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that the oxidation reactions proceed via Mars and van Krevelen mechanism [23] and metallic cations as V, Mo, etc. are needed in order to change their oxidation state in the course of the reaction. During the oxidation reaction lattice oxygen oxidizes the organic molecules leaving a reduced center that is reoxidized by O2 . Besides, it is also accepted that the adsorption and activation of the hydrocarbon molecule are related to acid–base interactions and the adsorption and desorption rates of products are related to acid–base properties [24]. Then, an active and selective catalyst should have a peculiar combination of acid and redox properties. The present work reports a systematic study about molybdenum loading on alumina and its influence in the oxidative dehydrogenation of propane. The reactivity of Mo/␥-Al2 O3 catalysts with Mo loading from 3.6 to 12.7 wt.% of MoO3 and the role of their acid–base and redox properties are investigated. The nature of the active sites is also discussed. 2. Experimental part 2.1. Catalyst preparation The materials used were ␥-Al2 O3 (surface area, 184.6 m2 g−1 , precalcined at 873 K for 3 h), and ammonium heptamolybdate from Baker. Supported Mo oxide was prepared by a single impregnation of the support with an aqueous solution containing ammonium heptamolybdate, AHM, 5×10−3 M at pH 5.6 by using the standard technique. The volume of AHM was chosen in order to add the desired amount of Mo. The weight loading of MoO3 varied between 3 and 13%. After evaporation of the solvent under reduced pressure the samples were dried at 373 K overnight and further calcined in air at atmospheric pressure according the following procedure: temperature was raised linearly for 2.5 h up to 723 K, kept constant at 723 K for 3 h, raised linearly up to 873 K, and then maintained for 5 h at 873 K. Supported molybdenum catalysts were referred to xMo/␥-Al2 O3 where x indicates the wt.% of MoO3 related to weight of catalyst. 2.2. Catalyst characterization All samples were characterized using the following physicochemical methods.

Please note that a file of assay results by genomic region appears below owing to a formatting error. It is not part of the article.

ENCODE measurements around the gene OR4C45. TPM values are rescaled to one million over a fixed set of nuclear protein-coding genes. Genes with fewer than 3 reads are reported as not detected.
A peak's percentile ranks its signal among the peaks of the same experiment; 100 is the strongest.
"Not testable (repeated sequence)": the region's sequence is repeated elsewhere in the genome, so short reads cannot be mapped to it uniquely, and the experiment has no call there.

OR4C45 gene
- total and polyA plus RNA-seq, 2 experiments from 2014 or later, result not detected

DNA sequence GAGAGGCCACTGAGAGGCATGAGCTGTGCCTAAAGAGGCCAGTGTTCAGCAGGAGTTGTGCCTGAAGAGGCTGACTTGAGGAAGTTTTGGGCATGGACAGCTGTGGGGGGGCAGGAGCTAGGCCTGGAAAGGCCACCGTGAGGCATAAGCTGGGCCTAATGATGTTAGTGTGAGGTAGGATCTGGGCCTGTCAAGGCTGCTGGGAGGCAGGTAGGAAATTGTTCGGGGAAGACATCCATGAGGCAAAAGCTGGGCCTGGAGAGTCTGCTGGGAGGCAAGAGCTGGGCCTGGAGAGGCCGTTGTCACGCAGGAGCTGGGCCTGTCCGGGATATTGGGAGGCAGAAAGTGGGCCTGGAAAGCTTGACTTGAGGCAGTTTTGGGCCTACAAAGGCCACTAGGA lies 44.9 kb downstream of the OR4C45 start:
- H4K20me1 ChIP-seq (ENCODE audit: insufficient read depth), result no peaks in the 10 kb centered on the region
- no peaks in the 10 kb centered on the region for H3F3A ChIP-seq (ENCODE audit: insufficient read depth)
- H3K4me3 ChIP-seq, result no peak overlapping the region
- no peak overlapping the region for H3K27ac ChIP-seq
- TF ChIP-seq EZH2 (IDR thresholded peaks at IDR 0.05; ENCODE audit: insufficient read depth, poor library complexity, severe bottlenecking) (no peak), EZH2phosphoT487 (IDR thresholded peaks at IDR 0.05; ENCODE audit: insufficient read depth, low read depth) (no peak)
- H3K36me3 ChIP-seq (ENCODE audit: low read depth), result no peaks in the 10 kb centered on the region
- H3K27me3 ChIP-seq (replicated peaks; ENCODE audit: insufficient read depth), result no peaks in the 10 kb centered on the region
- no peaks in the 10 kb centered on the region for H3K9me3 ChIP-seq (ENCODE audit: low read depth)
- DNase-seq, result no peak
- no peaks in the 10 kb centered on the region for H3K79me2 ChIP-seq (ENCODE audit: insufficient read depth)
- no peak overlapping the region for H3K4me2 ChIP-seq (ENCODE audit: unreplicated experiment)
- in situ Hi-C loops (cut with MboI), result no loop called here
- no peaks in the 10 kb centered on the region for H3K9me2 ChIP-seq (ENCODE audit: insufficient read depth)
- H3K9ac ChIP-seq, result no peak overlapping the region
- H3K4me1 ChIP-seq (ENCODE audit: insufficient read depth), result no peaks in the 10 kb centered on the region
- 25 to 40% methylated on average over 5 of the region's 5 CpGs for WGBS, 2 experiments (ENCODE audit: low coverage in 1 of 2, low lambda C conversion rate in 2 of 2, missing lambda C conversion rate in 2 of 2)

2.2.1. BET surface area BET surface areas were measured by using a Micromeritics Accusorb 2100E instrument by adsorption of nitrogen at 77 K on 200 mg of sample previously degassed at 473 K under high vacuum atmosphere for 2 h. 2.2.2. Chemical composition The molybdenum content was determined by atomic absorption spectroscopy. The samples were brought into solution by alkali fusion with KSO4 H and subsequent dissolution with diluted HCl solution. The measurements were carried out by standard addition solution method by using a Varian AA275 equipment. 2.2.3. X-ray diffraction (XRD) XRD diffraction patterns were obtained with a RIGAKU diffractometer operated at 30 kV and 20 mA by using Ni-filtered Cu K␣ radiation (λ=0.15418 nm). The samples in powder form were analyzed without previous treatment after deposition on a quartz sample holder. The identification of crystalline phases was made by using references from the JCPDS files. 2.2.4. Diffuse reflectance spectroscopy (DRS) Spectra in the UV–VIS region were collected by a Varian Super Scan 3 spectrophotometer equipped with a reflectance attachment. AHM and sodium molybdate were used as reference compounds. Spectra were recorded in the 200–600 nm range. 2.2.5. Temperature programmed reduction (TPR) Studies were performed in a conventional TPR unit. This apparatus consists of a gas handling system with mass flow controllers (Matheson), a tubular reactor, a linear temperature programmer (Omega, model CN 2010), a PC for data retrieval, a furnace and various cold traps. In each experiment, the sample size was ca. 100 ␮mol of Mo to assure a good resolution in the experimental conditions used. Before each run, the samples were oxidized in a 30 ml min−1 flow of 20 vol.% O2 in He at 723 K for 30 min and then, cooled at 323 K. After that, helium was admitted to remove oxygen. The samples were subsequently contacted with a 30 ml min−1 flow of 10 vol.% H2 in Ar and heated, at a rate of 10 K min−1 , from 323 K to a final temperature of 963 K and held at 963 K for 2 h. Hydrogen